An elder statesman for this young Knicks team, Lance Thomas will have the take a step back on the court while pushing his mentees forward as a leader.
The New York Knicks’ 1-3 start may not be surprising from a young team, one filled with promise yet little in terms of expectations. Actually, “little expectations” might be an understatement, as both New York and its fans are almost unanimously committed to seeing player development rather than W’s.
Sure, a couple of gritty wins here and there will definitely give us some “feel good” moments, but seeing the Knicks play hard and lose is probably best case scenario for New York this season.
While (most of) the scrappy young Knicks look like they have a bright future in New York, not everyone on the incumbent ‘Bockers roster is a starving, young neophyte. There’s one man, in particular, that upon first glance doesn’t quite fit the Knicks’ rebuilding timeline—Lance Thomas.
The 30-year-old slimmed-down forward (you don’t know how many times I’ve mistaken him for Frank Ntilikina so far) is currently entrenched at the starting 4 spot and remains the team’s longest-tenured player. And while his ceiling has, in all likelihood, reached its pinnacle, it’s not actually absurd to say he fits in pretty damn well on this Knicks team.
And that’s based on something that transcends the court—leadership.
Early Season Expectations Have Faltered Thus Far
By the looks of it, Thomas might relinquish his starting spot sooner rather than later, with a string of weak performances to start the season. Coach Fiz said he would consider changes to the starting lineup after New York’s latest 124-113 loss at the hands of the Milwaukee Bucks. With Thomas not playing down the stretch in favor of wings Mario Hezonja and Damyean Dotson, Thomas looks like the odd man out of the Knicks’ starting lineup if a change is made.
After four games, Thomas is averaging just 3.2 points and 2.5 rebounds on the season, shooting a woeful 23 percent from the field. His signature defense has been absent—look no further than his lopsided matchup against the Greek Freak Monday night, where he routinely got taken to the rack by the 6-foot-11 superstar. Sure, Giannis is a primetime talent, but if Thomas can’t manage to slow him down, even minimally, his role in the starting lineup looks precarious at best.
LANCE FOR THREE FEAT. SAQUON pic.twitter.com/poDYALcbVA
— The Knicks Wall (@TheKnicksWall) October 21, 2018
Unfortunately for Thomas, the beginning of the season has been a disappointment, especially if you take into context the high expectations Fizdale placed on the veteran forward to start the season.
When Fizdale first took the job, he talked about Lance Thomas’ potential role in the Knicks offense—one that, upon first glance, didn’t necessarily align with a lot of the things Thomas has shown us throughout his journeyman career:
“He’s a Swiss Army knife–type of player that can guard multiple positions and you can run offense through him,” Fizdale said on WFAN. “I think he can push the ball off the break a lot like Draymond Green plays. Obviously, the thing I’m going to demand from Lance is to play defense like Draymond. And be a guy that’s pushing to be a First Team All-Defender.”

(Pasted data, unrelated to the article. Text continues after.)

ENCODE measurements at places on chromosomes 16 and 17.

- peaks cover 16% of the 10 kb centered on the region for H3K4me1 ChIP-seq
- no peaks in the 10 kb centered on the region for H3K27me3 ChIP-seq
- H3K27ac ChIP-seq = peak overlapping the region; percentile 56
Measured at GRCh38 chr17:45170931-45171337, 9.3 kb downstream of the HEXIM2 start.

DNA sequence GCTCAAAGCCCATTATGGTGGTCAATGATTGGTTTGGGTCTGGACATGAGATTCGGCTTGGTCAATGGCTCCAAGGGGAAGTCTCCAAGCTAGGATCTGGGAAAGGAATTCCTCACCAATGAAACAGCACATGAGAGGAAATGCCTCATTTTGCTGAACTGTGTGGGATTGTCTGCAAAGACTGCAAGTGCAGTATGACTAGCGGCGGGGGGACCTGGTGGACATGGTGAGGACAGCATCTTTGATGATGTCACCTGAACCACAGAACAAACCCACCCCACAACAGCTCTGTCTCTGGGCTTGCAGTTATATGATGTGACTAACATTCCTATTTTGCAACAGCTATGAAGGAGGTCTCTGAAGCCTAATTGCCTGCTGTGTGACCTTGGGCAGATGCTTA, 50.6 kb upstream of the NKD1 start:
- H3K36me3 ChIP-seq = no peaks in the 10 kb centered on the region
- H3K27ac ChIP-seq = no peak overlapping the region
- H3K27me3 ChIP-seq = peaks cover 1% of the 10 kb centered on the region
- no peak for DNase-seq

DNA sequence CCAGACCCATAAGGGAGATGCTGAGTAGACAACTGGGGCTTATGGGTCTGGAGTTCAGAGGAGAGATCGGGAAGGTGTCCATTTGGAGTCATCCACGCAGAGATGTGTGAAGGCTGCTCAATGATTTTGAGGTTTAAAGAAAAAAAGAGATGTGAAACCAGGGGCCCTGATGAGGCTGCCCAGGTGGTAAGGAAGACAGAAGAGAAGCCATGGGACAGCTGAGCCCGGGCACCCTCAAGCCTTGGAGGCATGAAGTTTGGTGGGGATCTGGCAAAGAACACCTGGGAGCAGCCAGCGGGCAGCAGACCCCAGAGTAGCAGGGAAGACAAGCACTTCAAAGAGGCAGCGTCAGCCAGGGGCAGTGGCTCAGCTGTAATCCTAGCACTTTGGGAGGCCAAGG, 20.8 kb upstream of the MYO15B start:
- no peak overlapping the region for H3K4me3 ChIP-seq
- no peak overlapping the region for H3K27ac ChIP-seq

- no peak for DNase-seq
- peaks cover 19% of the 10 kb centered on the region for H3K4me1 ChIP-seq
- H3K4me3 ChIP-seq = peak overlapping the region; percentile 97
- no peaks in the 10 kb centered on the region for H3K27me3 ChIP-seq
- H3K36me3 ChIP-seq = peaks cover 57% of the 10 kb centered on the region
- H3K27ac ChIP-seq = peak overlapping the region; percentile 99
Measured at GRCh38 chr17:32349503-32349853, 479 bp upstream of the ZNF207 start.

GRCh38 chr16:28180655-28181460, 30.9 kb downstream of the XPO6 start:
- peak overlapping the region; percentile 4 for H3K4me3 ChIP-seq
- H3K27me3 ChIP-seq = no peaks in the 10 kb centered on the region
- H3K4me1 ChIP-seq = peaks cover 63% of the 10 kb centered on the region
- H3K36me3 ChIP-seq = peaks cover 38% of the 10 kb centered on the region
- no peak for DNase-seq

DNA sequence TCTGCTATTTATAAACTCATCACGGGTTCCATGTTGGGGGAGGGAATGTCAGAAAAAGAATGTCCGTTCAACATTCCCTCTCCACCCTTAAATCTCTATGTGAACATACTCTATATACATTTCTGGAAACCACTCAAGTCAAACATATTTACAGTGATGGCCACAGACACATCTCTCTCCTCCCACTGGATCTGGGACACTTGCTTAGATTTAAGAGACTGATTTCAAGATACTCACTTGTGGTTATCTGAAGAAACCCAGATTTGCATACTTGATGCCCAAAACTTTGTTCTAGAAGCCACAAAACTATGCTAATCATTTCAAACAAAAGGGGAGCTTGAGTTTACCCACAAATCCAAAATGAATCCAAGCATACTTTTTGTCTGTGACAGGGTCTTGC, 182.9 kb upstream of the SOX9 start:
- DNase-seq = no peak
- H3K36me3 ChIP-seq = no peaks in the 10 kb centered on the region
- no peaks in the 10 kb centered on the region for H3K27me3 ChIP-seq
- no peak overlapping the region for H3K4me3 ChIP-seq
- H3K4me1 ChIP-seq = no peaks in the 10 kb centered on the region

While Lance Thomas is known for his gritty defense and a similarly limited ability to stretch the floor, he is neither the rebounder nor playmaker Green is. His ball-handling is also suspect, and we mentioned in an earlier piece that he could play a role similar to P.J. Tucker on the Rockets. However, even that doesn’t look attainable this season, as Lance has largely struggled from three, shooting a modest 33 percent on just 1.5 attempts per game. At this point, benching him in favor of the aforementioned high-ceiling youngsters could be more impactful to the team’s ultimate development.
How Thomas Can Still Contribute
Despite Thomas’ less-than-stellar start to the year, he remains entrenched as a vital cog in this team, due to his status as a co-captain and unequivocal leader in the locker room. With Courtney Lee seemingly on his way out of New York, Thomas is now, more than ever, the elder statesman of the league’s youngest team.
Thomas, a Brooklyn native, exemplifies everything you’d want to see in a leader—toughness, tenacity, hard work, and resiliency. The fact that Thomas still remains a key cog on an NBA roster can be attributed to his work ethic as a professional.
He’s fought for every NBA minute he’s ever played, and is a physical embodiment of one of the guiding principles of head coach David Fizdale’s—everything you receive on this team is earned.
And that, sadly, is the same reason Thomas must return to the bench.
Thomas just hasn’t played up to par so far, and if Fizdale is really going to follow through with his promises for a merit-based system, no. 42 has to be demoted. He rightfully earned his starting spot with a stellar preseason, but he’s also shown it might be time to relinquish it, at least for the time being. He’ll need to outplay Hezonja, Dotson, and possibly even Noah Vonleh (who’s mostly played the backup 5 this season, but still) to merit a return to the starting lineup if Fizdale decides to go with the “next man up” strategy. Even if he manages to last, rookie Kevin Knox, who is currently nursing a sprained ankle, is waiting in the wings. After a shaky finish to the preseason and a wildly inefficient regular-season debut, Knox was beginning to look like a sure thing to regain a starting spot in the Knicks’ lineup before he was hit with the injury bug.
Nevertheless, there’s still no denying the Brooklyn native’s impact on this young Knicks team. Whether he’s starting or not doesn’t have much bearing on his role for this squad. He’s the veteran leader a young, struggling unit needs, and despite his shortcomings as a player, he remains arguably one of the most important players on the 2018–19 Knicks.
And you don’t need any sort of “data” to prove it.